Take-aways are good to quell hunger pangs from time to time, but a home-cooked meal is not only more nutritious but also lighter on your budget. In addition to eating your favourite meal, it will also remind you of home and bring back great memories. Get your family to share the tried and tested secrets to your favourite dish. Consider a weekly meal plan so you don’t always have to think about what to prepare. Cook in bulk over the weekends and freeze meal-sized portions.

2. Frame photos and take them with you

If you’re studying far from home, the home-sickness will get you at unexpected times. If you can’t see your family and friends in the flesh, the next best thing is to have their pictures in your room. It may seem old-fashioned to have actual printed photos, but if they’re just saved on a device you won’t necessarily scroll through and find that memory that cheers you up. Having these familiar faces around you will make the transition into a new environment a bit easier.

3. Keep in touch with your parents and friends at home

We know that it’s a new life in a new city, but don’t lose your connection to home. The support and love from your parents and friends will get you through the tough times. Make sure you have all the apps lined up – be it FaceTime, WhatsApp, Google Hangouts or Skype – and that you set up regular chat sessions with your old friends. It can be easy to lose touch without scheduled chats.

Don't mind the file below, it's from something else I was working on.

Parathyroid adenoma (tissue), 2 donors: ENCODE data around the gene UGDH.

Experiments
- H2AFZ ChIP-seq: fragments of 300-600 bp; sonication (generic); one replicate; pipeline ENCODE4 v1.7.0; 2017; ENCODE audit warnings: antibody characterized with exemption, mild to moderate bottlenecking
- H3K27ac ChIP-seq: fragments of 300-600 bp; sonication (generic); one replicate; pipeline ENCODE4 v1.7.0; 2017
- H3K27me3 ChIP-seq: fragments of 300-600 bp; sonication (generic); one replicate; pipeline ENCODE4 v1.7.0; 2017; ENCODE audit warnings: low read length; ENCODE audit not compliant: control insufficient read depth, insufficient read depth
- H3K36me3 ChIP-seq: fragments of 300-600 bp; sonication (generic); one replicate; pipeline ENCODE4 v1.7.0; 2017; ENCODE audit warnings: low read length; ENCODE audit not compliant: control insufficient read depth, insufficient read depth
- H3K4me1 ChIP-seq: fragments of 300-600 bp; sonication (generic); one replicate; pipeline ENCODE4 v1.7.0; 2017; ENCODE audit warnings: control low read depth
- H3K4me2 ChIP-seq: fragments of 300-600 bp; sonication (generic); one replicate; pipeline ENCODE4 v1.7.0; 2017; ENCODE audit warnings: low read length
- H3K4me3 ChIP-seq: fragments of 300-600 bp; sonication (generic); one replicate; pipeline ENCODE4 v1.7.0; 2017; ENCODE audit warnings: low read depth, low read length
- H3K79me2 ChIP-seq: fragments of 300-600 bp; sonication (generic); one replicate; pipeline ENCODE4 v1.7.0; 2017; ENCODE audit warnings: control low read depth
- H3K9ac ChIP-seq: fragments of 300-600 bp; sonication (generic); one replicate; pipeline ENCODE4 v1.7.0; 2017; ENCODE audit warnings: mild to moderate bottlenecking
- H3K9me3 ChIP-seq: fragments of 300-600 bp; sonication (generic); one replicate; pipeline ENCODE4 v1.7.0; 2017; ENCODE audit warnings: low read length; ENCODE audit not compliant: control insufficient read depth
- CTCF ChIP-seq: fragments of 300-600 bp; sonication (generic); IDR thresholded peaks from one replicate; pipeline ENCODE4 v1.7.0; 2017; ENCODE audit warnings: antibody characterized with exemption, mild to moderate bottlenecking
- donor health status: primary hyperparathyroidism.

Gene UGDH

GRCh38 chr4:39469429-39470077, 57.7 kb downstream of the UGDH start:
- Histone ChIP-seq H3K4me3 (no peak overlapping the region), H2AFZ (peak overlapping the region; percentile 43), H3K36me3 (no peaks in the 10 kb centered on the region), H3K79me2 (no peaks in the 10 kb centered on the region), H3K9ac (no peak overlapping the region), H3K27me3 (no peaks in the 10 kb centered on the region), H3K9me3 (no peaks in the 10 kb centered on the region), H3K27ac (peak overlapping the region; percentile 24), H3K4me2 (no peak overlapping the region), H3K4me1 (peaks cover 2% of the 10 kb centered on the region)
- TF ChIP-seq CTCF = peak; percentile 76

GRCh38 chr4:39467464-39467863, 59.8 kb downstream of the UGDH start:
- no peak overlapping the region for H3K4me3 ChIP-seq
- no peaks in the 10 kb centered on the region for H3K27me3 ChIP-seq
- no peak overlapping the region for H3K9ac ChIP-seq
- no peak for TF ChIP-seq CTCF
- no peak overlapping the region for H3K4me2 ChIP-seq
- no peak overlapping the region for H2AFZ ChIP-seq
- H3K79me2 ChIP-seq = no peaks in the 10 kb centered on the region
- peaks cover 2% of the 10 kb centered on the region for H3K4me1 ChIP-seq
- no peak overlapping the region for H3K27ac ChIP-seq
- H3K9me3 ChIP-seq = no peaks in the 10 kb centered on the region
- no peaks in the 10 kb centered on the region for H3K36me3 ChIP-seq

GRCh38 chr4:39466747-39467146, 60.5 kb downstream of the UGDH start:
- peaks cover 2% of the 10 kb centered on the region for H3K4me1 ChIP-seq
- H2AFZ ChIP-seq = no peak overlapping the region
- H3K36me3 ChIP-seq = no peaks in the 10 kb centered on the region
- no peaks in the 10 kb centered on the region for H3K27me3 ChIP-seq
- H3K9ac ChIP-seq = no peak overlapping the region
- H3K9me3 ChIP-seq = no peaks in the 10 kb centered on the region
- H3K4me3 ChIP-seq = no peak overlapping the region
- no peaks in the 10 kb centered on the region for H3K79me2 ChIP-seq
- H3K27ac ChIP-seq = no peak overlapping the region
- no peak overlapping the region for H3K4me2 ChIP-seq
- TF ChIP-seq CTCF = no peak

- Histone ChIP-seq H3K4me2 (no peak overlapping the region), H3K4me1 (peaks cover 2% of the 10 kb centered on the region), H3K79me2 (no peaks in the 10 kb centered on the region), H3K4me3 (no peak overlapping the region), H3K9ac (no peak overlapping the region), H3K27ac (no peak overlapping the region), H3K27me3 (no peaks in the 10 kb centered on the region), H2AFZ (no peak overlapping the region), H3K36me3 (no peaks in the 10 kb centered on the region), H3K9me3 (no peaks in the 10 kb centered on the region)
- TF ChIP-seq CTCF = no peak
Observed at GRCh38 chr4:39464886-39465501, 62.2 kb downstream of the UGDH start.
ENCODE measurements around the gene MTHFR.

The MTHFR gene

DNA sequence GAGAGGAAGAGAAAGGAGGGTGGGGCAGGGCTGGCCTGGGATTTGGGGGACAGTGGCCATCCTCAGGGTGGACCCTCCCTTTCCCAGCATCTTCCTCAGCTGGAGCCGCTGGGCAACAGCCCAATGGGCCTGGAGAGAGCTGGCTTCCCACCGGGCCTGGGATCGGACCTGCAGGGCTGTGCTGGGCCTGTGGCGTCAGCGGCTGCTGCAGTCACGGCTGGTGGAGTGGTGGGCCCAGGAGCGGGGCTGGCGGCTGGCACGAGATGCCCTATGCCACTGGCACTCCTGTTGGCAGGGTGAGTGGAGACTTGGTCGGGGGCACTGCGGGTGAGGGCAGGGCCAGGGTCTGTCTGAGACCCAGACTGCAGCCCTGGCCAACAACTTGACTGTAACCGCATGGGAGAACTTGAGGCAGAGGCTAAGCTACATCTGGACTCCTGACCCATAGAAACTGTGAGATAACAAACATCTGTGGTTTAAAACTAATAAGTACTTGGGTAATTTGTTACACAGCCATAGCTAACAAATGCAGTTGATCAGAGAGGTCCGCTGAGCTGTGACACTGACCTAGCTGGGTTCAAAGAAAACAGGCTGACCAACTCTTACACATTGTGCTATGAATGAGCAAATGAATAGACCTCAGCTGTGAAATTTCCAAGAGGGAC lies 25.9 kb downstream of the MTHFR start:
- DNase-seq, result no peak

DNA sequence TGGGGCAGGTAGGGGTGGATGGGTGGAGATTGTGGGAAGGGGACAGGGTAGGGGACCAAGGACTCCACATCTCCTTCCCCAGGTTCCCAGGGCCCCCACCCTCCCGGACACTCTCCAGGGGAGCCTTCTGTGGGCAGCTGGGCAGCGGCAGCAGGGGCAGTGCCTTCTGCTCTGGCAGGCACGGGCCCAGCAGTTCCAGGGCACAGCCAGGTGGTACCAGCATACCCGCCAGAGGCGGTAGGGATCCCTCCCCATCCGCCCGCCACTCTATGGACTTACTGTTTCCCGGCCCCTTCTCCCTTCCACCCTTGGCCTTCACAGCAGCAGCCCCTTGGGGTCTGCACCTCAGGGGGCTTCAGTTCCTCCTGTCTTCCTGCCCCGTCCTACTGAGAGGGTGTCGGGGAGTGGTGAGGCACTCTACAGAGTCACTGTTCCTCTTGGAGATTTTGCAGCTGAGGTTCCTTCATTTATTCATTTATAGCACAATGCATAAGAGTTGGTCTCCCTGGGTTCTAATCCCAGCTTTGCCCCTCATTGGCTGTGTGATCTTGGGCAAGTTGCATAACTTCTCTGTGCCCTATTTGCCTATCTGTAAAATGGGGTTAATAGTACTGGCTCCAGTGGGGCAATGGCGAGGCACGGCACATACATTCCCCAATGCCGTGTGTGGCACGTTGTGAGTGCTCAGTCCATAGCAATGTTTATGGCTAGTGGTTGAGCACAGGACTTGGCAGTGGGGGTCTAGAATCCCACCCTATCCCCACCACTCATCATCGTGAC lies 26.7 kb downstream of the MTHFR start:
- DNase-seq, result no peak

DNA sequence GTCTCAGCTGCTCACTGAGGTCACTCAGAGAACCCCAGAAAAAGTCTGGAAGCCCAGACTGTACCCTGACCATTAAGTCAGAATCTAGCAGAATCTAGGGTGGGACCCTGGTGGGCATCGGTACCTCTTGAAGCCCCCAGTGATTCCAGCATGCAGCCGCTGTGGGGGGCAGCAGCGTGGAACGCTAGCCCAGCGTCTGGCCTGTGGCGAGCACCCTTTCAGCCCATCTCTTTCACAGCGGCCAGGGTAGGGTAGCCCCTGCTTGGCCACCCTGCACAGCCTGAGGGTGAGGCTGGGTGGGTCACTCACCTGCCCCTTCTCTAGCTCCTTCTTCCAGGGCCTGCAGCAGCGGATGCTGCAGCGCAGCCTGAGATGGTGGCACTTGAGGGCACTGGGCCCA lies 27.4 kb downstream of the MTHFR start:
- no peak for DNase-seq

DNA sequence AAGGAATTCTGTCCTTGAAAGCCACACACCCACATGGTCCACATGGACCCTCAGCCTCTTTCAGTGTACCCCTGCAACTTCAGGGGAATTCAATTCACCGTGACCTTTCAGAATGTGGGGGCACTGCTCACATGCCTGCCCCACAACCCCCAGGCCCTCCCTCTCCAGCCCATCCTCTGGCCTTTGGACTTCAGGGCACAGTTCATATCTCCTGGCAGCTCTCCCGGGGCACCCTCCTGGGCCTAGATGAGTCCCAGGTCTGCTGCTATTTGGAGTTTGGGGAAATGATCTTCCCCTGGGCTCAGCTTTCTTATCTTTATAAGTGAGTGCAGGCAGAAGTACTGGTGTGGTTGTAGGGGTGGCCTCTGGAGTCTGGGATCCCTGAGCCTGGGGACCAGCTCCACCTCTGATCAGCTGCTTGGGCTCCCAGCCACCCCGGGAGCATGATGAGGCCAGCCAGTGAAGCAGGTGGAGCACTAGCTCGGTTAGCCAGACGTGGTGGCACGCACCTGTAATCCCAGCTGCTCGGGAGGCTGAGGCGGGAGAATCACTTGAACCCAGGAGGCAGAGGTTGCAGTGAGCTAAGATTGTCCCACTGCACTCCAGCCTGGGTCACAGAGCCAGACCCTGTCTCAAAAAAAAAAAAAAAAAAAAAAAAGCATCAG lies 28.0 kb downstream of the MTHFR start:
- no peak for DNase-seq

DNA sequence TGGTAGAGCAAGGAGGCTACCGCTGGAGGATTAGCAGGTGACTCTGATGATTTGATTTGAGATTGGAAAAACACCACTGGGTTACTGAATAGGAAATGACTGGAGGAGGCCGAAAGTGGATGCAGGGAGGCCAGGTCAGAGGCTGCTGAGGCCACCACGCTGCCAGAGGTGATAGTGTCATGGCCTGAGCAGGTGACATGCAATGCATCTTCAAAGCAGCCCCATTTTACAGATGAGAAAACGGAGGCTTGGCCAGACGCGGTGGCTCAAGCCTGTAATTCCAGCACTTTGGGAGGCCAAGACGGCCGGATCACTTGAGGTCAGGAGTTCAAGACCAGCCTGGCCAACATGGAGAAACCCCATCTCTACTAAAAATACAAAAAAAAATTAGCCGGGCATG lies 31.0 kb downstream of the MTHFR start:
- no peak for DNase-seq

4. Make friends

Be proactive in making new friends that share similar interests and values to you. Being a student should be fun and it’s even more so with like-minded friends. They make the transition much easier. The sure-fire way to make friends at university or college is to join a club or association. Find the one that works for you best, whether it’s soccer or archery, wine-tasting or the pub quiz team, debating or ball-room dancing. Some of the best bonds are formed at these get-togethers.

5. Get a pot plant

Pot plants are fantastic for brightening up any room. Not only do they give us oxygen, but they’re also good for relieving stress symptoms, improving mental health and well-being. If you’re living in a digs with a garden, do some planting – it’s a cost-effective way of making a property feel more like home (especially if you use cuttings of succulents instead of buying plants).

6. Become a bargain hunter

Student discounts are a thing. Do some research of the city you’re in to find out which establishments offer student discounts and plan carefully to take advantage of them. If you want to go to a restaurant, make sure it’s on a night they have a student special. Similarly, if you’re booking an event, plan ahead to get those early-bird and student discounts. Some stationers and text book stores even offer discounts, so shop around before you commit.

Leaving home can be difficult for a child, but it’s never easy for parents to send their children out into the world on their own. Knowing that they are happy and that you’ve put all the steps in place to ensure they thrive should make it a bit less traumatic. Children will also cope better when they see their parents being supportive and handling it well. No child should feel guilty for going to university and parents also deserve to enjoy their own new beginnings.

Sources: Irvine Partners – Supplied
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About the Author

Tyler Leigh Vivier is a writer for Good Things Guy.

Her passion is to spread good news across South Africa with a big focus on environmental issues, animal welfare and social upliftment. Outside of Good Things Guy, she is an avid reader and lover of tea.